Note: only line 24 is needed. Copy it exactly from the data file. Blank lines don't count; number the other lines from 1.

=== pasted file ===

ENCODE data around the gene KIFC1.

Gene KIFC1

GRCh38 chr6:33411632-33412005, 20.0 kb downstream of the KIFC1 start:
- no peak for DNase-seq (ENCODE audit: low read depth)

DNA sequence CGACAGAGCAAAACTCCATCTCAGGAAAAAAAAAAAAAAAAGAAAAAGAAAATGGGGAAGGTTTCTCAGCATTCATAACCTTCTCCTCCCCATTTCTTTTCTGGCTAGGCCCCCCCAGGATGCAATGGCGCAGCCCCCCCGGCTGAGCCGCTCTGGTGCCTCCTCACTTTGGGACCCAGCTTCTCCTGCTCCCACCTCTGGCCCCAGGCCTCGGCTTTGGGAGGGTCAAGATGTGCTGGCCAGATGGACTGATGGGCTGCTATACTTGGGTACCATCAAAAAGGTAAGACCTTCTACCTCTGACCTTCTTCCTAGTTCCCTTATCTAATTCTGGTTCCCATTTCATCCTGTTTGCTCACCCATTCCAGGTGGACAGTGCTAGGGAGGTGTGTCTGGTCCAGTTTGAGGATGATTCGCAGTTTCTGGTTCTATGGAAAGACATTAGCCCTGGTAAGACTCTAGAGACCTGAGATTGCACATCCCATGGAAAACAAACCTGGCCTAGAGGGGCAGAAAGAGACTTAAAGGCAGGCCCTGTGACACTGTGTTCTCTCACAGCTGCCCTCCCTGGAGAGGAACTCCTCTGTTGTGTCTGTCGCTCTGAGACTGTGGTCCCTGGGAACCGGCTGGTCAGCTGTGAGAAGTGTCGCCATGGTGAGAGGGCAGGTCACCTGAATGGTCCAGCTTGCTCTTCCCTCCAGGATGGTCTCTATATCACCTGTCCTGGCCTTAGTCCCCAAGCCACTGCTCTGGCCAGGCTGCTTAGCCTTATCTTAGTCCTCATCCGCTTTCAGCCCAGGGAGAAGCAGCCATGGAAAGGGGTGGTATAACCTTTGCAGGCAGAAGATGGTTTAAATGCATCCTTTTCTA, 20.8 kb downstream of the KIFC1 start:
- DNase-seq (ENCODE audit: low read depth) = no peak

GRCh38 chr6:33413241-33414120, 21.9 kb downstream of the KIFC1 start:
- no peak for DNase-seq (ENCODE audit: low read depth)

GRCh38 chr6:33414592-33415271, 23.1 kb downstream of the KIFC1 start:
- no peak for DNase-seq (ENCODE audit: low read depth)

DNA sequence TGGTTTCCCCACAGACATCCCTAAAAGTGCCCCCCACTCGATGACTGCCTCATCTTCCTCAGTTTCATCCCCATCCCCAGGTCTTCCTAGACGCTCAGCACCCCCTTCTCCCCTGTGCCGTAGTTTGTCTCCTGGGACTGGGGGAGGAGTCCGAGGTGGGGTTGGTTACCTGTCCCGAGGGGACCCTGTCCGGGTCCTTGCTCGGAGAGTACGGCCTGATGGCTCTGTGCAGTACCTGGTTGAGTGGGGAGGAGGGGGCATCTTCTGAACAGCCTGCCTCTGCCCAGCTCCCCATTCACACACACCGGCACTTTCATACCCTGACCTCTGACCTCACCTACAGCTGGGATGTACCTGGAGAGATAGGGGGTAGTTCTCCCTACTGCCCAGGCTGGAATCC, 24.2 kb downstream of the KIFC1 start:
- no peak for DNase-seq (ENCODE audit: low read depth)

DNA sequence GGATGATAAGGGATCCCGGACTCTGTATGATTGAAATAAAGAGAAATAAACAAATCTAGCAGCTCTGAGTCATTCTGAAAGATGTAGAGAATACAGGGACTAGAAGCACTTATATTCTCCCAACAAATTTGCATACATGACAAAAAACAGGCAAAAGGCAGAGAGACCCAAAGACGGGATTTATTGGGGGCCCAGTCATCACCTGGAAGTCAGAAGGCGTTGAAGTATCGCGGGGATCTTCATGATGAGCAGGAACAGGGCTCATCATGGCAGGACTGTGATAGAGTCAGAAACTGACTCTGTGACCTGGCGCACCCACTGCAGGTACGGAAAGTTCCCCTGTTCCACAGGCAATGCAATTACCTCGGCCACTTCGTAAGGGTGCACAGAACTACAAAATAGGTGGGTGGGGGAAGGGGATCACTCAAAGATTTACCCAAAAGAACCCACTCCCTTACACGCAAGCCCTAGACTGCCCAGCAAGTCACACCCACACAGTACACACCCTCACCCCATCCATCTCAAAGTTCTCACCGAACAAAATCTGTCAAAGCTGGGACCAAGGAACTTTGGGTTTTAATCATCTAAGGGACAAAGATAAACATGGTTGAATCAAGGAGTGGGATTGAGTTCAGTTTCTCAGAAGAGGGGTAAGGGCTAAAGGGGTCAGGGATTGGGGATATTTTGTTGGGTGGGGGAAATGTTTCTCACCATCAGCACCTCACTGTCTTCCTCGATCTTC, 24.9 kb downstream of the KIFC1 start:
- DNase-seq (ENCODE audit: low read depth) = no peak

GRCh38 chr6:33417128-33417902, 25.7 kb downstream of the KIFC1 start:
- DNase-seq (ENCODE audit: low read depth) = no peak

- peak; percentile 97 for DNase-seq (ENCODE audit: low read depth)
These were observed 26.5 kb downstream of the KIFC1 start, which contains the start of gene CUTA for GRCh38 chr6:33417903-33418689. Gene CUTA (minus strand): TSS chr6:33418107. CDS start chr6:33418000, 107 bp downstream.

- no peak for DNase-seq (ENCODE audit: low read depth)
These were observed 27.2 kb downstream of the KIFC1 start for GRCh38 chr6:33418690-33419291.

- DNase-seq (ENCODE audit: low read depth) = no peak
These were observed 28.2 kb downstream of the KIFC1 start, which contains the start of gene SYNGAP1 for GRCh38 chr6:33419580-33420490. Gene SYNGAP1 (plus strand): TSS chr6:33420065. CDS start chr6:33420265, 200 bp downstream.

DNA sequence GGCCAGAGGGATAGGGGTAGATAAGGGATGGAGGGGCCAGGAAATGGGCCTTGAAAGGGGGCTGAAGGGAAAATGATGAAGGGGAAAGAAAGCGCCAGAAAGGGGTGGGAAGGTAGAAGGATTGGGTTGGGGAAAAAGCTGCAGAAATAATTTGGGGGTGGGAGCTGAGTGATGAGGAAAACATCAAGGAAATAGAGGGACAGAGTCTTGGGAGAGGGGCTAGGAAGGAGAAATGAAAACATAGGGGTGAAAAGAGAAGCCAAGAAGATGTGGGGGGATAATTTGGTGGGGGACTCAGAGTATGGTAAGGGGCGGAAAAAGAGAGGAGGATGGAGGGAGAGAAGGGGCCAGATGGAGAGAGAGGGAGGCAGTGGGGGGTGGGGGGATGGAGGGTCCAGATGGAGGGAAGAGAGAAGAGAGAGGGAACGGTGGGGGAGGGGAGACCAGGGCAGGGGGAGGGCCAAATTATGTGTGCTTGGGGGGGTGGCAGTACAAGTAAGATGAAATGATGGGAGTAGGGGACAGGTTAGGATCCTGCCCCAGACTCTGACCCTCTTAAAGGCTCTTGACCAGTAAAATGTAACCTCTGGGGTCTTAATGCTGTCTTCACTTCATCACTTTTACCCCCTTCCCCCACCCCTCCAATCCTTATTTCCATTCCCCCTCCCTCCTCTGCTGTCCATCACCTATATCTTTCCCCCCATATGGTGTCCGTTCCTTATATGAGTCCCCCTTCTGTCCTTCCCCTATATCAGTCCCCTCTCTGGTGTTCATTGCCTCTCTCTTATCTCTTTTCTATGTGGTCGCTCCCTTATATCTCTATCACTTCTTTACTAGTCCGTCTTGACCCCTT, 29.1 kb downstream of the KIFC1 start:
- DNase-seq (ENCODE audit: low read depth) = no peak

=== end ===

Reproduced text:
- DNase-seq (ENCODE audit: low read depth) = no peak